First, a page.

GATES — In a 2003 Catholic Courier letter to the editor, the late Father Gerald T. O’Connor made public what this diocese’s clergy had already known for years about Sandy Grocki.
“Sandy has been a lifesaver for many active and retired priests,” Father O’Connor wrote.
Through her position as diocesan clergy services coordinator, Grocki has been the go-to person for priests in a variety of areas: medical, financial, housing, insurance, disability, retirement, visas and sacramental coverage. She will soon step down from her many responsibilities, having announced her retirement effective April 7.
“The 25 years just flew by, because I enjoyed it,” she said.
Grocki’s tenure at the diocesan Pastoral Center began in 1988 with the Courier, where she performed a variety of office duties. Nearly one year later she moved into a newly created diocesan position serving as an advocate for priests, particularly retired ones, in matters involving housing, Medicare and Social Security. Over the years she became a welcome link in connecting clergy with programs and agencies.
“She really developed an incredible trust and confidence between her and the priests,” said Bernard Grizard, diocesan director of the Department of Parish and Clergy Services. “They would ask her advice, send her the paperwork saying, ‘I don’t know what to do with this.'”
“Any priest who has had health problems or health-insurance problems would testify to her concern, knowledge and contacts in helping resolve those problems,” Father O’Connor wrote in 2003, noting that “over the past 10 years I have had serious health problems and Sandy’s help has been invaluable.”
Grocki’s duties expanded as time went on. For instance, she became actively involved in assisting the growing number of international priests, particularly in securing visas.
“I really got to know them and their issues as they came here,” she said.
She also grew to spend considerable time arranging sacramental coverage when parish priests were sick, on vacation or otherwise unavailable — often scrambling at the last minute in an effort to ensure that congregations would have Mass. Grocki noted that many priests have her home phone number and were free to call whenever they needed anything. She also has gone out of her way to check up on priests — not so much in a business sense, but more like a close friend or family member.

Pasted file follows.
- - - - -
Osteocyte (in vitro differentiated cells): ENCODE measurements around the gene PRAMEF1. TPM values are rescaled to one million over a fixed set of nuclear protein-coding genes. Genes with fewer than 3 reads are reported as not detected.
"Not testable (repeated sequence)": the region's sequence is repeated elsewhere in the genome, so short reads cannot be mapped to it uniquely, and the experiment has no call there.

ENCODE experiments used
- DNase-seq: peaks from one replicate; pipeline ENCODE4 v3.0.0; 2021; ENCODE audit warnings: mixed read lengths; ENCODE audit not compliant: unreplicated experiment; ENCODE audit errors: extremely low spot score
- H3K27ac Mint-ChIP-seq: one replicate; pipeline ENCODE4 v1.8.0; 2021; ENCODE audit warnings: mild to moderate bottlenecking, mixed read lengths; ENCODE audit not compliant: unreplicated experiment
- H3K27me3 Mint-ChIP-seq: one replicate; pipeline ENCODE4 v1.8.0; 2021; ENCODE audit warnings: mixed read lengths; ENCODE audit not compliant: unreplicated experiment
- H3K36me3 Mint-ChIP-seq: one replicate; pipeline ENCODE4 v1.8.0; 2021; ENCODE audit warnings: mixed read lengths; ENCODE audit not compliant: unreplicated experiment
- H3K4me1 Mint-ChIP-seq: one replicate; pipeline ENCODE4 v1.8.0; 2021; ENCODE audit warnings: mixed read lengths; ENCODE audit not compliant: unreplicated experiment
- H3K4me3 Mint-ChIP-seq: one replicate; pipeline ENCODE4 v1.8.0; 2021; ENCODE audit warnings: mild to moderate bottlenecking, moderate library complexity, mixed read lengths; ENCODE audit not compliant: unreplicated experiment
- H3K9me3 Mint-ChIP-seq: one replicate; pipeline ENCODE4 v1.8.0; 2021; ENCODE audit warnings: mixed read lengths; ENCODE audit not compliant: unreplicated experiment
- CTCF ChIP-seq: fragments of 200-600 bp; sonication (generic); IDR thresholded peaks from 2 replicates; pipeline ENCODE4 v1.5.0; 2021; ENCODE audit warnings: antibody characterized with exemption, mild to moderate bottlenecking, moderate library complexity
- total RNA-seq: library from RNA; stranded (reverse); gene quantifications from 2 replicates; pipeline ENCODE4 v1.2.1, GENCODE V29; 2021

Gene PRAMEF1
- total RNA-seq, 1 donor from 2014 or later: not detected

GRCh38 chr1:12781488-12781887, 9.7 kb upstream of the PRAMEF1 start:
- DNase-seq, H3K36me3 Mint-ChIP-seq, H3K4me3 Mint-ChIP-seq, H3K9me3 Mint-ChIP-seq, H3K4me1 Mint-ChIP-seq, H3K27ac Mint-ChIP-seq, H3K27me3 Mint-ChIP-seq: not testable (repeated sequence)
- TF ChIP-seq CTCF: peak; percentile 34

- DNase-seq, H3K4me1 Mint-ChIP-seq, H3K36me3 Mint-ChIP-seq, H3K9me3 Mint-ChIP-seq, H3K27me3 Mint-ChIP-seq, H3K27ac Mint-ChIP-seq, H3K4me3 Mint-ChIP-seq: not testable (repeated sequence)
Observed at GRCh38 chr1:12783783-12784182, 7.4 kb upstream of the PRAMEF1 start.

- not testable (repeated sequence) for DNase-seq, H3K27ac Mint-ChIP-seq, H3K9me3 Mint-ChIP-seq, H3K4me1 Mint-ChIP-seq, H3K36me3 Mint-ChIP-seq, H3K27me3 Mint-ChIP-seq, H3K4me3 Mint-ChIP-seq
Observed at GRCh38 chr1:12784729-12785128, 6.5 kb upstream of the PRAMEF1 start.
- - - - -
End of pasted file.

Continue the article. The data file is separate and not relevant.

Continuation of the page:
“I’ll tell you, as soon as I got to know them, it was not a job. They were my fathers, uncles, brothers, cousins,” she said.
She has readily lent support to clergy facing all kinds of difficulties: “God’s got a big job to judge people. I don’t want to take that on,” Grocki said with a laugh.
Grizard remarked that Grocki “had the professional expertise that was required for the job, and also was able to do this in a ministry context — to be vocational, almost, responding to her call as a Christian.” He said that going forward, Grocki’s duties are likely to be spread among existing Pastoral Center staff and “at some point” he expects a new hire to be made. However, Grizard acknowledged that Grocki’s position “was created over time, around the many gifts she had to offer. It’s difficult shoes to fill … it’s going to be very hard to find someone who has all these skills.”
Grocki enters retirement in good health, which she considers a huge blessing. A year ago she underwent breast-cancer surgery, and she said she has since been declared cancer-free.
A parishioner of St. Jude Church in Gates, Grocki said she plans to maintain close contact with her many priest friends. She also is looking forward to spending more time with her family: husband Richard, two children, five grandchildren and one great-grandchild. In addition, she noted that she’s already begun exploring volunteer opportunities.
“God’s been with me my whole life. I believe that, and just feel this is the right time God is calling me to something else,” she said.Tags: Diocesan Appointments